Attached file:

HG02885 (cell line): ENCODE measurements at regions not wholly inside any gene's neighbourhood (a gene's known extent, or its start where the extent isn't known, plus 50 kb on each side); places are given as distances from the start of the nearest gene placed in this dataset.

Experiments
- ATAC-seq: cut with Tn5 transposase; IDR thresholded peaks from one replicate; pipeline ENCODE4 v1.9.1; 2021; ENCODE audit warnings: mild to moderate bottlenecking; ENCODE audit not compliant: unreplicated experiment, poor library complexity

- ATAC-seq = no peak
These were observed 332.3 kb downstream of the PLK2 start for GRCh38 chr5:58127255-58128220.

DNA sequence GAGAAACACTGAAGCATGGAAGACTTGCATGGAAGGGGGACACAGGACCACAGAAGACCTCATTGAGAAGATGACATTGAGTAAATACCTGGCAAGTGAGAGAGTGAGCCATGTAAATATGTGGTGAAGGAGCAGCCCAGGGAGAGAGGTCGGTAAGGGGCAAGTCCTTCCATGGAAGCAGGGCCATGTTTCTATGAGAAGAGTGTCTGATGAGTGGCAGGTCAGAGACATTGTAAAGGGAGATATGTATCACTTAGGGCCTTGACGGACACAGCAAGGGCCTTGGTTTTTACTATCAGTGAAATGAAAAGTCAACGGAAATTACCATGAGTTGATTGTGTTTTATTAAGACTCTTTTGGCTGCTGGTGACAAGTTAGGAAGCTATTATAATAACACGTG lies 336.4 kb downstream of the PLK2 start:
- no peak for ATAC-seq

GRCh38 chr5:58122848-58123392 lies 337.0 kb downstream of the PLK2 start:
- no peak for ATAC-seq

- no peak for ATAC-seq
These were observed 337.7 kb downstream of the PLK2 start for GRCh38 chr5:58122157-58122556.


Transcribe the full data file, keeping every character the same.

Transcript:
HG02885 (cell line): ENCODE measurements at regions not wholly inside any gene's neighbourhood (a gene's known extent, or its start where the extent isn't known, plus 50 kb on each side); places are given as distances from the start of the nearest gene placed in this dataset.

Experiments
- ATAC-seq: cut with Tn5 transposase; IDR thresholded peaks from one replicate; pipeline ENCODE4 v1.9.1; 2021; ENCODE audit warnings: mild to moderate bottlenecking; ENCODE audit not compliant: unreplicated experiment, poor library complexity

- ATAC-seq = no peak
These were observed 332.3 kb downstream of the PLK2 start for GRCh38 chr5:58127255-58128220.

DNA sequence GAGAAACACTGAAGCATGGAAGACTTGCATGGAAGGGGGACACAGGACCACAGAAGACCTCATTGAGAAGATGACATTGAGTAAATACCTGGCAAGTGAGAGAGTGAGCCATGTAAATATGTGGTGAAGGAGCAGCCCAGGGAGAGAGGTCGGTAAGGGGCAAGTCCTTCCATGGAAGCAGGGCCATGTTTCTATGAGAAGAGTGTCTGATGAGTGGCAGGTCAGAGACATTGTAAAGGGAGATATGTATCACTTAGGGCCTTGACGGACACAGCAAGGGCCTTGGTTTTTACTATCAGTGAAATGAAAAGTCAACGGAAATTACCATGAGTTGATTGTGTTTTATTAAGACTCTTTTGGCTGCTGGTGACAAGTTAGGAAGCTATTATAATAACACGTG lies 336.4 kb downstream of the PLK2 start:
- no peak for ATAC-seq

GRCh38 chr5:58122848-58123392 lies 337.0 kb downstream of the PLK2 start:
- no peak for ATAC-seq

- no peak for ATAC-seq
These were observed 337.7 kb downstream of the PLK2 start for GRCh38 chr5:58122157-58122556.